In the y-coordinates, the RMSE for the entire data set is displayed for each of the four sensors of each Captor node, labeled s 1 , s 2 , s 3 and s 4 . You can see how the sensor with the best (minimum) RMSE marked with the largest circle in the Figure 4 can be chosen to estimate ozone concentration. As an example, the node 17012 placed in Tona and labeled as 10 in the Figure 4a has sensors with testing RMSE of s 1 = 8.3, s 2 = 17.7, s 3 = 13.3 and s 4 = 14.6 μ g/m 3 with R 2 equal to 0.94, 0.75, 0.86 and 0.83 respectively. The sensor chosen to calculate node 17012 is s 1 . In the event of s 1 sensor failure, the Captor node offers resilience by predicting with s 3 sensor as the second best RMSE of the four ozone sensors.

5.2. Calibration of Sensors with Different Amounts of Data

We then validate the use of the multiple linear regression model and analyze whether this model correctly gives concentrations of O 3 in the short-term and in the long-term. As mentioned in Section 4, the data set is divided into two parts, one for the training of the coefficients and the other for the estimation (testing) of the data. When the estimation is close, a few weeks, to the training data set, we call it short-term estimation. When the estimation is distant, several weeks, from the training data set, we call it long-term estimation. In general, a good calibration should be able to maintain similar errors in short- and long-term predictions unless the sensor has a bias, drift, or ages.
To study short and long-term estimations, we chose the nodes that have been placed throughout the campaign in the reference stations, Table 2: nodes 17013 (Manlleu), 17016 (Vic) and 17017 (Tona) of the Spanish testbed. Each of these captor nodes has four O 3 sensors labeled s 1 , s 2 , s 3 and s 4 . These nodes, Figure 5, have been placed in reference stations from May 8th to October 4th 2017 (21 weeks) with 30-min time resolution. Manlleu, Vic and Tona are areas with high concentrations of ozone. Tona is 62.5 km North of Barcelona, Spain. In a line that goes South to North, Vic is 10.5 km from Tona, and Manlleu is 13.3 km from Vic. Figure 6, Figure 7 and Figure 8 show the different cases studied. A period [t k ,t k + 1 ] represents a fixed interval of time, e.g., a day or a week, where data is analyzed.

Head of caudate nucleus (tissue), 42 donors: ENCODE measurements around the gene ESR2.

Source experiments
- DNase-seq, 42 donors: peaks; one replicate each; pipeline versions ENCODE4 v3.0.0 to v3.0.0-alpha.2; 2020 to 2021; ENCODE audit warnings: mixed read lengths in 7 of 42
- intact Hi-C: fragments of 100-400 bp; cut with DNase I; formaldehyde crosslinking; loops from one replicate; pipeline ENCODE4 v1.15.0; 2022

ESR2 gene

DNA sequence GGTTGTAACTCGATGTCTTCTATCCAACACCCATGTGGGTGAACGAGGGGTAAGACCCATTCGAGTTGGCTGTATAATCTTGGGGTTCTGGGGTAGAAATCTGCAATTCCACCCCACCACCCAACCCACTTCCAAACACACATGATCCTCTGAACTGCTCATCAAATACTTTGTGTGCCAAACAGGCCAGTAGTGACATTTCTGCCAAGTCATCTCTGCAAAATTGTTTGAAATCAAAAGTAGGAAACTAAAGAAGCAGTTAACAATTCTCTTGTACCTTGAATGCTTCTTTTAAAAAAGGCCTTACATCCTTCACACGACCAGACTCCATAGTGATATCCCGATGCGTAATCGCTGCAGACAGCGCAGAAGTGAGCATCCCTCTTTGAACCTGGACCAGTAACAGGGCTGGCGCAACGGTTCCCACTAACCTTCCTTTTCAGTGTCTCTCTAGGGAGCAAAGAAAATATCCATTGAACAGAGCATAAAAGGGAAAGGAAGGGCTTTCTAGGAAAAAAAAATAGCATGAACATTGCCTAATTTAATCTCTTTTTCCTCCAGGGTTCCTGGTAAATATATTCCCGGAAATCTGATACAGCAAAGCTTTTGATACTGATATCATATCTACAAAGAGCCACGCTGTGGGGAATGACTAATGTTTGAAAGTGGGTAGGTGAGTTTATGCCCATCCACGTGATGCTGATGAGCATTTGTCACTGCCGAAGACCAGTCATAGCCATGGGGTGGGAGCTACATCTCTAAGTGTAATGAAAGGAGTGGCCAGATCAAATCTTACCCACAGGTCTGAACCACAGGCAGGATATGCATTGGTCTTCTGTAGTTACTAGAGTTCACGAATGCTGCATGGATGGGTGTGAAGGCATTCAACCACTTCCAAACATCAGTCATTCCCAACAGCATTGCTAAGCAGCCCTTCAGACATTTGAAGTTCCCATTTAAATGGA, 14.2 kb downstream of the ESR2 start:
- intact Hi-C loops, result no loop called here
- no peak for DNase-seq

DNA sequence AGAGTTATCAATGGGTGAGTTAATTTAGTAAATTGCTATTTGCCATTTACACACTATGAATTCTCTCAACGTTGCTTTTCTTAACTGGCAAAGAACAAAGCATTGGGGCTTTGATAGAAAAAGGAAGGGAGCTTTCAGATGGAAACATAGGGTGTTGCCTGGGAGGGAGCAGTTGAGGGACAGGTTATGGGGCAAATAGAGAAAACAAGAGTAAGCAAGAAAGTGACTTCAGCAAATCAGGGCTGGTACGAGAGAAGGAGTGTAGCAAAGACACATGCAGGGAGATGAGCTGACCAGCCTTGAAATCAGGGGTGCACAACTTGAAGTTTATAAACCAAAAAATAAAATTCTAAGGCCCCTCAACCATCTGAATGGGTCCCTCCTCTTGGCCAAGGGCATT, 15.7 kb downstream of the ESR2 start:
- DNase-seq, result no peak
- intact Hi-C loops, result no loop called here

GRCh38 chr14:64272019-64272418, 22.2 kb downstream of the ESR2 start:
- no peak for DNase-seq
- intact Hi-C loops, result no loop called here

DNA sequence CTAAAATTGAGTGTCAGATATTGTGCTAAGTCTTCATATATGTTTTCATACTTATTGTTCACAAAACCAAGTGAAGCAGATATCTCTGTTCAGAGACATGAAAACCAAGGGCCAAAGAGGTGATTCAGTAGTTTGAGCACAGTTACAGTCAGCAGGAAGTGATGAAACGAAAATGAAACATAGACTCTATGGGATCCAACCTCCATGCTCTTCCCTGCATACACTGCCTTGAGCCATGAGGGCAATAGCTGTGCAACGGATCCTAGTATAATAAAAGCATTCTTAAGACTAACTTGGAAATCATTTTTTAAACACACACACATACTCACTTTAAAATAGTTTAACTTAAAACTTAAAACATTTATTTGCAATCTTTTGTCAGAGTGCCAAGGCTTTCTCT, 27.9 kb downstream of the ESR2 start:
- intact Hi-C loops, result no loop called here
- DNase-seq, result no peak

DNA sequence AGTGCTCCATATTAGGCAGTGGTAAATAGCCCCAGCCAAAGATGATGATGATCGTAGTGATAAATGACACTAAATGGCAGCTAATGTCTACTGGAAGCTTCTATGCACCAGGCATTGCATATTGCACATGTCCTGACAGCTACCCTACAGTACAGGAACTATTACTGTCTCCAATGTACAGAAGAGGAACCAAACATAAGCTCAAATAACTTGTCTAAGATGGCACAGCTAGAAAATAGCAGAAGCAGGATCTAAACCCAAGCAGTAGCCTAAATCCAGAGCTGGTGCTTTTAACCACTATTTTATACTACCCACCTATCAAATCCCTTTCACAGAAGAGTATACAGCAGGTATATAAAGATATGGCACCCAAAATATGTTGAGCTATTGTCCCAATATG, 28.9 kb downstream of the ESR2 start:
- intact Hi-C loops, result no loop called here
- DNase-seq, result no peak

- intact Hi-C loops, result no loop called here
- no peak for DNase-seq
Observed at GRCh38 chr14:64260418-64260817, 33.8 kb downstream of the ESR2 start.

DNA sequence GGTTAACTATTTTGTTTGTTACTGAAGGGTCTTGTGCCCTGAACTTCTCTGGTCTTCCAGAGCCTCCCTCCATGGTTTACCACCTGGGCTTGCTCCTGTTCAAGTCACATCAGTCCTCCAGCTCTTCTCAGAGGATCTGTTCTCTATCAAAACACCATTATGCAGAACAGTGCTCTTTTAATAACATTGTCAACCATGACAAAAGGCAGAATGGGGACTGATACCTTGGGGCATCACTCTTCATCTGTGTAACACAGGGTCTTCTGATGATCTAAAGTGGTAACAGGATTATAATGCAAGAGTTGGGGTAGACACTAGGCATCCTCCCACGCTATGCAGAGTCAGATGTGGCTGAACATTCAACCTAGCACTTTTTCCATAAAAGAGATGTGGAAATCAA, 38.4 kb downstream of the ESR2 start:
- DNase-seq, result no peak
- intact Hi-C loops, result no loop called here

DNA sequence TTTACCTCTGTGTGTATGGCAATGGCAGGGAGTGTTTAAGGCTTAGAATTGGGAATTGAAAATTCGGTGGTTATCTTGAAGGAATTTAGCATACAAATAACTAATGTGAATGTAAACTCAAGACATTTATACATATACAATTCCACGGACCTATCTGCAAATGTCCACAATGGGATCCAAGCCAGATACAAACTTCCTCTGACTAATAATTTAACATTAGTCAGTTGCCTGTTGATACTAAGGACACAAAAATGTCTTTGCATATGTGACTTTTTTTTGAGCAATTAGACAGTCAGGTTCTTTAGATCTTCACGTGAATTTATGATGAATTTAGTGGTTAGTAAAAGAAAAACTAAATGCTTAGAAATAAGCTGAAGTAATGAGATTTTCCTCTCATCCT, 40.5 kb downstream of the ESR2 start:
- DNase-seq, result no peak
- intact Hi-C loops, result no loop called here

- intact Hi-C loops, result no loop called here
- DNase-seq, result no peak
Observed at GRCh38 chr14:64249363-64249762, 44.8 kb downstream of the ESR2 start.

• Case 1 (Figure 6): the test data set was fixed from week fourteen, starting in August 7th , to week seventeen, ending in September 2nd . The training data set increased from week one to week thirteen (forward direction). The objective was to see the effect of increasing the training data set when the training data set approaches the test data set.
  • Case 2 (Figure 7): the test data set was fixed from week fourteen, starting in August 7th, to week seventeen, ending in September 2nd. The training data set increased from week thirteen to week one (backward direction). The goal was to see the effect of increasing the training data set when the training data set moves away from the test data set.
  • Case 3 (Figure 8): the training data set was fixed from week one, starting in May 28th, to week three, ending in June 19th. The test data set was fixed to one week, but moves from week four to week twenty-one (forward direction). The goal was to observe the effect of giving short- term and long-term ozone concentrations. This case was representative of an actual deployment, where sensors were calibrated for a limited period of time [t 0 ,t w t ] in a specific location and then deployed in a different place but close to where they have been calibrated.